The Common Good
November-December 1995

It's in the Cards

by Scot DeGraf | November-December 1995

The hottest trend in kids' entertainment

If you ask my kids and their friends, Magic: The Gathering is a wonderful, exciting, and unique game with no decent parallel anywhere on the market. For me it is
all of those, and yet for those of us who seek a better world through social and personal transformation, the game has areas of concern.

Let me state very clearly that this game does not have the negative role-playing aspect of Dungeons & Dragons. Though I have never played that game, I understand it has a tendency to draw some young players into acting out the part of an individual character; the game was blamed for some teen suicides.

Here's a little about the game. Magic, though a card game, has some similarities to chess in that each player has cards that have their own strengths and weaknesses. In chess, checkmate can occur with a rook, bishop, or even a pawn as easily as with the queen. Likewise, in Magic
the most powerful card can be stripped of its effectiveness by a card that is perceived as weak.

Magic creatures require mana from the land to function, a great ecological concept. The five lands are associated with a color to make things easy: Mountain-Red, Plains-White, Forest-Green, Swamp-Black, and Island-Blue. Like all card games, the cards are shuffled before each game, so two players can play repeatedly with the same deck without any of the games being the same. In this way it is a vast improvement over television or video games, which seduce children into hours of mindless inactivity. It also differs from playing solitaire because each player is interacting with an opponent, trying to think of new ways to use a specific card.

For example, one player builds a wall to protect himself or herself. (Inclusive language is used throughout the game!) The other player hopes to get a tunneling dwarf to destroy the wall's usefulness. Meanwhile, a "circle of protection" might be cast by the first player to protect from dwarves. Spells can be cast to remove spells; earthquakes destroy land (you cannot play without land); insects from The Hive can get past Grizzly Bears. The possibilities are endless and can be very creative. Some games are over in less than 10 minutes, some games can take an hour or more.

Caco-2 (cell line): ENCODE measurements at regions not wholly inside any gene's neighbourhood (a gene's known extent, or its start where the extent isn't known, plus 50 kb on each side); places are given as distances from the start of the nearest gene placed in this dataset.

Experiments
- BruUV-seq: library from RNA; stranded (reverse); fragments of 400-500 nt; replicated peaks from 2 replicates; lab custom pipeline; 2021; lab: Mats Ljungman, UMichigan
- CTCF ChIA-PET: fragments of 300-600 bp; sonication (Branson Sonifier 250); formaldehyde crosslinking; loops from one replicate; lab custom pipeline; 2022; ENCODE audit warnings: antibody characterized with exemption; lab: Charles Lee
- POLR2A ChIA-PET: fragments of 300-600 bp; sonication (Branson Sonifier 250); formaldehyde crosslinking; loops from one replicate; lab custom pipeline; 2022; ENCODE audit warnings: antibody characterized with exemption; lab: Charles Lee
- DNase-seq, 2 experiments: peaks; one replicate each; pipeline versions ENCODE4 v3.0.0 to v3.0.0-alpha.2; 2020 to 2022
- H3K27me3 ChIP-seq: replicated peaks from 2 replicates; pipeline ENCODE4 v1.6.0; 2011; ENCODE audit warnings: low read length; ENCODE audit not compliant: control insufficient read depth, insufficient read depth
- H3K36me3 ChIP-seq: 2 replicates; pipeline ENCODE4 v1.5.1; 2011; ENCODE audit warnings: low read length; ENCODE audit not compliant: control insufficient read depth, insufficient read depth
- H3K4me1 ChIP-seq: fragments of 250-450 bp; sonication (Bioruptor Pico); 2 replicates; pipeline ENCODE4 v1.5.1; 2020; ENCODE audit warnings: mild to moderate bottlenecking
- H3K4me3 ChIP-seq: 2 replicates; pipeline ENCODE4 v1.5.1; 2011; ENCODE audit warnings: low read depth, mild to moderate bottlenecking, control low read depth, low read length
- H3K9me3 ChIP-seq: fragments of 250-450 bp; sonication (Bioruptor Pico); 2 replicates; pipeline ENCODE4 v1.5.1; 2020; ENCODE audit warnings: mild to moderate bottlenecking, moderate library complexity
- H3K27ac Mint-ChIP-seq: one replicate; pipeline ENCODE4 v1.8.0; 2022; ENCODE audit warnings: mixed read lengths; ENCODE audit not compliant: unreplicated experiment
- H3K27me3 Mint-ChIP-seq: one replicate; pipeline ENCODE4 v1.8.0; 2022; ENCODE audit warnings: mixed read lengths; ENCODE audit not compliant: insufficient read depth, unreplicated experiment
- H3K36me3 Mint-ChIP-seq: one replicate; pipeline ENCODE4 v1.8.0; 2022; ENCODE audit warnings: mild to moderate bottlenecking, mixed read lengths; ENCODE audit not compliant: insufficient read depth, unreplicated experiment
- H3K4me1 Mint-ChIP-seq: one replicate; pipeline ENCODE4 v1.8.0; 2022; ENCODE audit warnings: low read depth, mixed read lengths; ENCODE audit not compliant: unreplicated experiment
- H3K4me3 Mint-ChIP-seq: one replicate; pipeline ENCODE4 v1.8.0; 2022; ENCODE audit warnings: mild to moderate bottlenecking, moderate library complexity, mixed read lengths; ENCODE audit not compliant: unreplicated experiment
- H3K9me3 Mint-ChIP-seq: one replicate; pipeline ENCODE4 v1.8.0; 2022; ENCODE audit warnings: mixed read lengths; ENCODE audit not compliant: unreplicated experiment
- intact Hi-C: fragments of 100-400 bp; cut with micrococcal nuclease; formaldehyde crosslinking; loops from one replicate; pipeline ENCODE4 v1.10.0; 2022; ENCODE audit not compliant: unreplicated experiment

A DEFINING FEATURE of Magic is that you can change the makeup of your deck, adding a new card here, removing two there, to increase your chances of winning. There are 1,500 to 2,000 cards out there, making the game quintessentially American: The way to get those cards is to buy more decks. The makeup of each deck for sale is random, containing mostly common cards, but usually including one rare card.

Like so much else in this country, the person with the most money can buy the most cards, and, by default, can create wonderful playing decks. To the credit of those who dreamed up the game, they tried to make this an equalizer. Anyone, they argue, has the chance of buying a deck and getting a much coveted card. (My son's best friend bought his first deck and got Shivan Dragon, a card that has not been seen in the 30 or so decks that he and his school friends have bought since.) What has erupted in the past year is that gaming stores now display Magic singles-individual cards for sale-their price depending on the market. Rare cards generally go for $5 or $6 each. Now, if you have the money, you don't have to buy those random decks; you can purchase nothing but the best.

As my wife, Linda, and I talk about it, women are dealt with well, not being pushed to the margins of the game. (Women are as likely to be an Elfish Archer as a male.) Our primary concern with the game is one of racial stereotyping. While the racial makeup of individuals on the cards is of no consequence, Swamp creatures (black cards) tend to be ugly, wraith-like, monsterish, and generally vile, while Plains creatures (white cards) are doves, mythic castles, and angelic. Although there are five colors (not pitting white against black), those of us trying to work against racist images could wish for more diversity in the makeup of characters in each land type.

Without a doubt, the names and illustrations on the Swamp creatures are the major issue that people should have with the game, regardless of the color of the card. (Ghouls licking knives, the undead rising from a graveyard, etc., are hardly images one should want to foster in pre-teen kids.) One potential compromise-the one Linda has made-is to buy cards and not play with Swamp at all.

If the game had none of these creatures in it, I would have no reservations about it beyond the economics mentioned above. But it does, and as with the major cultural enticements of television, movies, and video games, one must decide where to draw the line in the sand and say "no further." For me, my son plays Magic
a few times a week, but he won't see Terminator for years to come.

 

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